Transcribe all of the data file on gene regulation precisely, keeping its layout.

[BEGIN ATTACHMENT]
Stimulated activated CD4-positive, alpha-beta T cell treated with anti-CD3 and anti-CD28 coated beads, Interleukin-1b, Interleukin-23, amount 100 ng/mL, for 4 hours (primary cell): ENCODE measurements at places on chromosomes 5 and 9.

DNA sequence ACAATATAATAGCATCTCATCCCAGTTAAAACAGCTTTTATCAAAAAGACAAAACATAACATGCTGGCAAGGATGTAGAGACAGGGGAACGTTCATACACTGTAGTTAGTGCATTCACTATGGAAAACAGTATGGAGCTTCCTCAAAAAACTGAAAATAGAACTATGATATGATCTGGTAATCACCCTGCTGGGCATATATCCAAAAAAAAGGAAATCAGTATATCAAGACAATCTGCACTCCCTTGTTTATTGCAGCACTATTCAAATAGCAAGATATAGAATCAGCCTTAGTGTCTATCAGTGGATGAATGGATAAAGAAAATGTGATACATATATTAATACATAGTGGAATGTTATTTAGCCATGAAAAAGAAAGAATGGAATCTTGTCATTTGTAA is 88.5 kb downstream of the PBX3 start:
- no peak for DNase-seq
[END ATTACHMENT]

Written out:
Stimulated activated CD4-positive, alpha-beta T cell treated with anti-CD3 and anti-CD28 coated beads, Interleukin-1b, Interleukin-23, amount 100 ng/mL, for 4 hours (primary cell): ENCODE measurements at places on chromosomes 5 and 9.

DNA sequence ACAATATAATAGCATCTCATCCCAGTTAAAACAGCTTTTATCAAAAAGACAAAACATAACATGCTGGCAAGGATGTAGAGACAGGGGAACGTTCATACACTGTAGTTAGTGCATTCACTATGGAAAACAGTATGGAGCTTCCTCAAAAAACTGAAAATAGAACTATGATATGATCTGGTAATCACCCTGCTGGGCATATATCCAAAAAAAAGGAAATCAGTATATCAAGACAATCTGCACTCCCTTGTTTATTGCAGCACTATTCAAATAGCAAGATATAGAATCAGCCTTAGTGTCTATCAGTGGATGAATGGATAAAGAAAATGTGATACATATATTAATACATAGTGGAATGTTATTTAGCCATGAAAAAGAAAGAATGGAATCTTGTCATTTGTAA is 88.5 kb downstream of the PBX3 start:
- no peak for DNase-seq